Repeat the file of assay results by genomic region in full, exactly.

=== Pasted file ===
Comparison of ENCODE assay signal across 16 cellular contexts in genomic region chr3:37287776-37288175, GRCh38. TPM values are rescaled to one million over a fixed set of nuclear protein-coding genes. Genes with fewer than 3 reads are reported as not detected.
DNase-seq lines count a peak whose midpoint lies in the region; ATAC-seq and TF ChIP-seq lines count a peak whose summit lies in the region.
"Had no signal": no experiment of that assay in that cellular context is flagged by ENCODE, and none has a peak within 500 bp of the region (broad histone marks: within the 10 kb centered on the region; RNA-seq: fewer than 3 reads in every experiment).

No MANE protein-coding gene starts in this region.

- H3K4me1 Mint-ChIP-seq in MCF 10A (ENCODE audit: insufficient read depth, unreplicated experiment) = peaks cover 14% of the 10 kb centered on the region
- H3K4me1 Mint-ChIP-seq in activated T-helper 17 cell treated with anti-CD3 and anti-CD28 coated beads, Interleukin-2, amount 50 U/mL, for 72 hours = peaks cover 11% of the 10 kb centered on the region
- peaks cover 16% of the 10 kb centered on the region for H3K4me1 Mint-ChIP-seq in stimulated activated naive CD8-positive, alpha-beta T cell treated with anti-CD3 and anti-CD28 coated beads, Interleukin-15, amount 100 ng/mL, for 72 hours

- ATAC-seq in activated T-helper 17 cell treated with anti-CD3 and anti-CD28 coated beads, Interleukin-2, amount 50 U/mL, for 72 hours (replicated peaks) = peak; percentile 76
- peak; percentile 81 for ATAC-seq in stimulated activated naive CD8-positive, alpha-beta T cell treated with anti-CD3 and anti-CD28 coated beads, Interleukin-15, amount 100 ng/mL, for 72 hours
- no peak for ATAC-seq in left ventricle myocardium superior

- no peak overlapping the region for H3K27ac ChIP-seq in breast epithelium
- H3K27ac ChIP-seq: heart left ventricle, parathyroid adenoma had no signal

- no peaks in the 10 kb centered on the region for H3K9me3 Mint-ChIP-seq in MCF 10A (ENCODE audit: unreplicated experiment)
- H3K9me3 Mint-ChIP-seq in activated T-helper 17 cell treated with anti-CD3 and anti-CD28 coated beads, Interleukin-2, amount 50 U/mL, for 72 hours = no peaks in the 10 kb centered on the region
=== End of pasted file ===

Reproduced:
Comparison of ENCODE assay signal across 16 cellular contexts in genomic region chr3:37287776-37288175, GRCh38. TPM values are rescaled to one million over a fixed set of nuclear protein-coding genes. Genes with fewer than 3 reads are reported as not detected.
DNase-seq lines count a peak whose midpoint lies in the region; ATAC-seq and TF ChIP-seq lines count a peak whose summit lies in the region.
"Had no signal": no experiment of that assay in that cellular context is flagged by ENCODE, and none has a peak within 500 bp of the region (broad histone marks: within the 10 kb centered on the region; RNA-seq: fewer than 3 reads in every experiment).

No MANE protein-coding gene starts in this region.

- H3K4me1 Mint-ChIP-seq in MCF 10A (ENCODE audit: insufficient read depth, unreplicated experiment) = peaks cover 14% of the 10 kb centered on the region
- H3K4me1 Mint-ChIP-seq in activated T-helper 17 cell treated with anti-CD3 and anti-CD28 coated beads, Interleukin-2, amount 50 U/mL, for 72 hours = peaks cover 11% of the 10 kb centered on the region
- peaks cover 16% of the 10 kb centered on the region for H3K4me1 Mint-ChIP-seq in stimulated activated naive CD8-positive, alpha-beta T cell treated with anti-CD3 and anti-CD28 coated beads, Interleukin-15, amount 100 ng/mL, for 72 hours

- ATAC-seq in activated T-helper 17 cell treated with anti-CD3 and anti-CD28 coated beads, Interleukin-2, amount 50 U/mL, for 72 hours (replicated peaks) = peak; percentile 76
- peak; percentile 81 for ATAC-seq in stimulated activated naive CD8-positive, alpha-beta T cell treated with anti-CD3 and anti-CD28 coated beads, Interleukin-15, amount 100 ng/mL, for 72 hours
- no peak for ATAC-seq in left ventricle myocardium superior

- no peak overlapping the region for H3K27ac ChIP-seq in breast epithelium
- H3K27ac ChIP-seq: heart left ventricle, parathyroid adenoma had no signal

- no peaks in the 10 kb centered on the region for H3K9me3 Mint-ChIP-seq in MCF 10A (ENCODE audit: unreplicated experiment)
- H3K9me3 Mint-ChIP-seq in activated T-helper 17 cell treated with anti-CD3 and anti-CD28 coated beads, Interleukin-2, amount 50 U/mL, for 72 hours = no peaks in the 10 kb centered on the region